California Family Law Attorney
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December 13, 2010
  2011 REVISIONS to the California Family Code: Serving POST-JUDGMENT OSC's and MOTIONS
Posted By Thurman Arnold, CFLS

Effective January 1, 2011, you may serve post-judgment motions to modify custody, visitation, or child support orders by regular mail and file with the Court a declaration of mailing.

This is revised Family Code section 215. Until now applications to change these orders needed to be personally served upon the other party. This created hardship and added expense for many people, since it can be difficult to locate the whereabouts of the other parent in some families months or years after a Judgment for Paternity, Nullity, or Dissolution of Marriage or Domestic Partnership. This often necessitated service by publication if there was no good address - publication in a newspaper can approximate $400, and service is not deemed effective for at least a month after the fourth week of being published. Moreover, an order permitting Service by Publication also needed to be obtained, which itself costs money and time. To this extent the revision is a good thing.

The bad news is that this provision may encourage fraud, which might result in hearings where only one party really knew to be present. Litigants may claim that the papers were mailed when they weren't. Perhaps the person who signs the declaration (grandma) doesn't walk the letter to the mailbox. Perhaps a girlfriend claims she sent the notice but doesn't - how could it be proved? What happens when someone doesn't get the mail on the receiving end, whether because of the letter is lost, by inadvertence, or for having moved? So long as the moving papers contain the required Proof of Service they are presumptively valid and orders will issue even when the responding party fails to show up for the hearing.

Hence, the burden of attacking a modification taken by default shifts to the answering party. For instance if an order is issued by reason of their mistake, inadvertence, or surprise it remains valid until and unless a successful challenge is filed and upheld. These motions are expensive, and judges tend to disfavor them. Here your remedies are (a) filing a motion to quash service, which you won't be able to prove (how does one establish the pleadings weren't mailed?) and/or (b) filing a set aside motion pursuant to Code of Civil Procedure section 473, which generally must occur no later than six months from the date an order is entered. Likewise, while there is no time limit for setting aside orders obtained by extrinsic fraud (i.e., perjury), this is hard to prove. Third, the other party must bear all the initial expense, which can be considerable since these motions are technical and require the help of an attorney. Fourth, anyone responding to a motion is already at a disadvantage. The moving party has whatever time they needed to draft their paperwork, but once this is "served" the respondent must answer within about 15 days of the date of mailing (I will Blog the exact timing separately). Fifth, it is hard to un-ring a bell once a Court has heard from one party.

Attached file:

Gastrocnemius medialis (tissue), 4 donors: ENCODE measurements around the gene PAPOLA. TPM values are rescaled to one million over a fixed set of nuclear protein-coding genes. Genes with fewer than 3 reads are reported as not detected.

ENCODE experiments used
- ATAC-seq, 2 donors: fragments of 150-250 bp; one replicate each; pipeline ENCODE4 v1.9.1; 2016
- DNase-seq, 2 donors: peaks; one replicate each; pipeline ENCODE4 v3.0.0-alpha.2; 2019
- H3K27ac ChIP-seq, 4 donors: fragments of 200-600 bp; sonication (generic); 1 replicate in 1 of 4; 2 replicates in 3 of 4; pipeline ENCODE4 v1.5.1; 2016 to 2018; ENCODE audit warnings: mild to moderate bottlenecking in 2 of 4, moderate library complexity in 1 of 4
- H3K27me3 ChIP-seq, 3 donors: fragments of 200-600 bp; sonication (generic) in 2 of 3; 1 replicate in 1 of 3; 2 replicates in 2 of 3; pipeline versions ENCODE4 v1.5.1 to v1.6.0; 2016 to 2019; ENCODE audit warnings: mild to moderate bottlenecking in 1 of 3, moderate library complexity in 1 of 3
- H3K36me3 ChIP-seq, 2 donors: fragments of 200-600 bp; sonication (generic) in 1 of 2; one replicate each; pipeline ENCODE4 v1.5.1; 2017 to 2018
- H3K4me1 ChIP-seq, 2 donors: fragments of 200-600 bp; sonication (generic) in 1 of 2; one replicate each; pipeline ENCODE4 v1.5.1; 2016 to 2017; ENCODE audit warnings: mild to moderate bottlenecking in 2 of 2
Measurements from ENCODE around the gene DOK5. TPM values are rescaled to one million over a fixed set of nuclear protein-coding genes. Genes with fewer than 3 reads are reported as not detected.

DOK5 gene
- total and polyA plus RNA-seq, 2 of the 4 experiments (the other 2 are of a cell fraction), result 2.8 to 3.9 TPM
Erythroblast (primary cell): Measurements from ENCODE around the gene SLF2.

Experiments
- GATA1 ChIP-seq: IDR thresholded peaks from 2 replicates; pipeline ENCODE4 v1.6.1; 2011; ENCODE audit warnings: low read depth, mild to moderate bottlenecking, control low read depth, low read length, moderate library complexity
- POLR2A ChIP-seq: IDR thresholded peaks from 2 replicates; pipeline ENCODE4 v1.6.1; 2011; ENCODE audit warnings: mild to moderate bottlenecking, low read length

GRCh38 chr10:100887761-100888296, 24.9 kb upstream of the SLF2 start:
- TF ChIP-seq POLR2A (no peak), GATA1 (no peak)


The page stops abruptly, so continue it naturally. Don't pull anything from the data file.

FC 215 streamlines litigation where people are responsible. It applies only to cases involving minor children. I imagine the public policy includes not feeling too protective of parents who have gone 'walk about.' The greatest likelihood for abuse is with child support modifications.

One thing is for sure: You must keep updated address information on file with the Court for any case involving kids until they turn 18, or 19 if they are still in high school and live with the first parent. If you move and fail to notify the court, and a modification occurs in your absence, you may not be relieved of your carelessness once you finally learn of the new orders!



Thurman W. Arnold, CFLS


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October 28, 2010
  What Do I Do to Protect My Community Interest In PERS and STRS RETIREMENT PLANS?
Posted By Thurman Arnold

Q. What should I consider to ensure that I have a claim in my husband's teacher's retirement plan once he files for divorce?


A. CalPERS (PERS) is the California Public Employee's Retirement System. California Government Code sections 20000 to 21703 describe it. This includes all kinds of California state employees including police officers, firefighters, emergency services employees, and other public safety employees as well as university teachers, professors, and other professionals.

CalSTRS (STRS) is the State Teachers' Retirement System, which is governed by California Education Code sections 22000-25115.

Both require a joinder pursuant to Family Code section 2060 as a condition to complying with an order against the plan, and they are generally cooperative in facilitating this. Likewise, most other municipal plans require joinder and cooperate with parties who are attempting to accomplish it.

In order to protect your rights, we recommend that you not only serve the Joinder Summons and related pleadings (see our Family Law Forms Library page) but that you also give written notice, by certified mail, on the Plan per Family Code section 755.

The joinder process for those California employee benefits that you can join is easy. The forms you need are the

It is important to name the plan correctly. The plan is a separate entity from the employer. Next, they do need to be properly served per FC section 2062.

Within 30 days the plan must respond by a Notice of Appearance. However, they rarely do. If they fail to, the clerk must enter their default. As a practical matter, the Plan will likely accept the order of the court or any settlement you reach thereafter so long as it meets the plan administrator's requirements.

Thurman W. Arnold III, CFLS

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